FAR further explains that an indirect cost is “any cost not directly identified with a single, final cost objective, but identified with two or more final cost objectives.” It may make more sense to think of an indirect cost as any cost not classified as a direct cost related to a specific contract. Indirect costs include overhead, general and administrative (G&A) costs, and materials and subcontracting burdens.

With that determination made, next comes classifying a cost as either allowable or unallowable. An allowable cost in government contracting speak means billable — it’s allowable if the rules permit it to be included in an invoice to the government. An unallowable cost is just the opposite; it’s the kind of cost you can’t bill the government for.

It’s Important to Note: Under FAR 31.201-2, a cost is allowable only when it meets all of these requirements:

  • Terms of the contract: The contract might specify that a certain cost is unallowable, even though under normal circumstances it would be allowable. By the way, you’ll never see a contract that says the opposite; that a normally unallowable expense is allowable this time.
  • Limitations set forth in FAR 31.201: FAR spells out a lot of things that are allowable, and things that are not. Find this with a search engine and print it out, because you’ll really want to know what’s allowable.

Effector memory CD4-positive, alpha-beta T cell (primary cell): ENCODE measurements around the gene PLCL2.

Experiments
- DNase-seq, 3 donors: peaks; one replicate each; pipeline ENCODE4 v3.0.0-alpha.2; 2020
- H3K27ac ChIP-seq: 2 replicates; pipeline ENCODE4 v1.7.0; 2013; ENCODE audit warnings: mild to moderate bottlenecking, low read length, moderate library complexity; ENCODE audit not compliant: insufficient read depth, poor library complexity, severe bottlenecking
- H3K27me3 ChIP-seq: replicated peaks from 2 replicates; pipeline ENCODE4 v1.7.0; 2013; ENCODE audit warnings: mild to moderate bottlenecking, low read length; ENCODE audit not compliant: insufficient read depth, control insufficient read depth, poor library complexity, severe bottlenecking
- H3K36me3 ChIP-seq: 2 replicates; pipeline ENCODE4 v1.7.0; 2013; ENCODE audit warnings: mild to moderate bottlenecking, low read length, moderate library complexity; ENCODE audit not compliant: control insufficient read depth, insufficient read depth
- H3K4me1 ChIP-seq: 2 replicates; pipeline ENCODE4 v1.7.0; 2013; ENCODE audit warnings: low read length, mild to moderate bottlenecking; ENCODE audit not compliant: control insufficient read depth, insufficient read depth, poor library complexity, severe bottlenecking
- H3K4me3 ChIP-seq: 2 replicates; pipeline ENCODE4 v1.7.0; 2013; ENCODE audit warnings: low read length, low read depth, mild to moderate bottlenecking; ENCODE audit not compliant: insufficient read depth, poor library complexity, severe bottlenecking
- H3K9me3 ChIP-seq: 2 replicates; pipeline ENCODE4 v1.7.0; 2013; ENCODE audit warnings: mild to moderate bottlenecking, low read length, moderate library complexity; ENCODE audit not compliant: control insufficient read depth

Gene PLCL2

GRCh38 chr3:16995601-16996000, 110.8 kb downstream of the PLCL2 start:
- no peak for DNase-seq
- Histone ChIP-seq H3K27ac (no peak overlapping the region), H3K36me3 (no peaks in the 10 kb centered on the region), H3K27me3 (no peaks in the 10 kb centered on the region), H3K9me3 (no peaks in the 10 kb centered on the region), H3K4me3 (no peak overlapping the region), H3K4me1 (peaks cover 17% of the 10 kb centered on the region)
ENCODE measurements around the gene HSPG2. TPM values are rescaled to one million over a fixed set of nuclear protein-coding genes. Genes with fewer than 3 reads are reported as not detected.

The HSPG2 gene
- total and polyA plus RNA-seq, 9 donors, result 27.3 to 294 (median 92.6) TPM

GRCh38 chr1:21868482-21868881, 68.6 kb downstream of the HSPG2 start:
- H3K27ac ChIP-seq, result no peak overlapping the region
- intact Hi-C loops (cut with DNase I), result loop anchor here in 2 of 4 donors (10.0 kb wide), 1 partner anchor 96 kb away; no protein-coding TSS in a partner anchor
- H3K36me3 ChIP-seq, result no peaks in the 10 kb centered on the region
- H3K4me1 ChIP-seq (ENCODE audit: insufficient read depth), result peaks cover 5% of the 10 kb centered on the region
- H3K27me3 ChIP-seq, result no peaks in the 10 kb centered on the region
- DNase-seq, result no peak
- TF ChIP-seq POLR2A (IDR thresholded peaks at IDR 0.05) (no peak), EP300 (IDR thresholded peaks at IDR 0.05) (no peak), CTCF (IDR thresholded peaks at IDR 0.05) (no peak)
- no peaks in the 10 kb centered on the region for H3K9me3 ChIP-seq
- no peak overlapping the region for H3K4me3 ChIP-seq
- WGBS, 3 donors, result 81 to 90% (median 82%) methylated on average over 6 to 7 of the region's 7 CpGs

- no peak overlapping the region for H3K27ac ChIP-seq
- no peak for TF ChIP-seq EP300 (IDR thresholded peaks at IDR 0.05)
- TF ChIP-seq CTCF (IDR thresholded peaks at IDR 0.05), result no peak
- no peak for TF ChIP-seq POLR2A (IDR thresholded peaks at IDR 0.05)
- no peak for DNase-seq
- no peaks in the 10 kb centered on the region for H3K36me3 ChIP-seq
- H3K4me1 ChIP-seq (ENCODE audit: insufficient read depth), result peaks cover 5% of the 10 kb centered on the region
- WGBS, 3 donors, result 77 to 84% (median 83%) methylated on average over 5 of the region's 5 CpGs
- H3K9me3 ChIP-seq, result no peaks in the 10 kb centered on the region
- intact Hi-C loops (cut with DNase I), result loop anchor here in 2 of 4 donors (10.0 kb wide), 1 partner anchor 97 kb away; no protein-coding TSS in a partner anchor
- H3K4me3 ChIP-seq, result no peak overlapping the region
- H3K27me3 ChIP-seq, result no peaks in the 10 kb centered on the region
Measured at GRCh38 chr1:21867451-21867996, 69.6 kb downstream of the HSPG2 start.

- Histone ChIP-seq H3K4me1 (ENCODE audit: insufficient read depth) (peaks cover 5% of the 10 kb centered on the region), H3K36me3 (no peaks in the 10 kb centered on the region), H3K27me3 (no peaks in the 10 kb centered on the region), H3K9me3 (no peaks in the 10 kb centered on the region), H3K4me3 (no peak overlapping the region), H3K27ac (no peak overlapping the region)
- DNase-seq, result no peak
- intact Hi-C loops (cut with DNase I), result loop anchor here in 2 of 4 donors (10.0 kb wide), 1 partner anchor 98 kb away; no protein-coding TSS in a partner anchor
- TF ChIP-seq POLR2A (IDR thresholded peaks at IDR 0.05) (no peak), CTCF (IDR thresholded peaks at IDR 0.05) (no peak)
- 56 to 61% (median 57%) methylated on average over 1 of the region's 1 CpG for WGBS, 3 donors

• Reasonable and allocable: Everyone’s read the horror stories of the government paying thousands of dollars for a toilet seat. For the record, FAR doesn’t allow that. A cost is considered reasonable if its cost and nature are what a prudent person dealing with a competitive business would pay. As contractor, the burden of proof is on you in this case.

An Important Tip: It all sounds pretty complicated, but when all else fails, just apply the newspaper test: If you would not be embarrassed by having the Washington Post or New York Times report that you billed the government for a particular cost, it’s probably allowable.

So, if you’ve been taking careful notes, you have now put two and two together to find that there’s a simple cost matrix for government contractors. Any cost will be classified as direct allowable, direct unallowable, indirect allowable, or indirect unallowable.

How to Handle Indirect Costs

It’s easy enough to figure out how to assign a direct allowable cost. If it’s a direct cost, it ties into one specific contract, so you charge it to that contract. But what about indirect costs? Here’s the basic plan:

  • Indirect costs are collected in various pools, the totals of which are allocated or spread, ultimately, to contracts.
  • Indirect cost pools may be allocated to other indirect cost pools, or directly to contracts.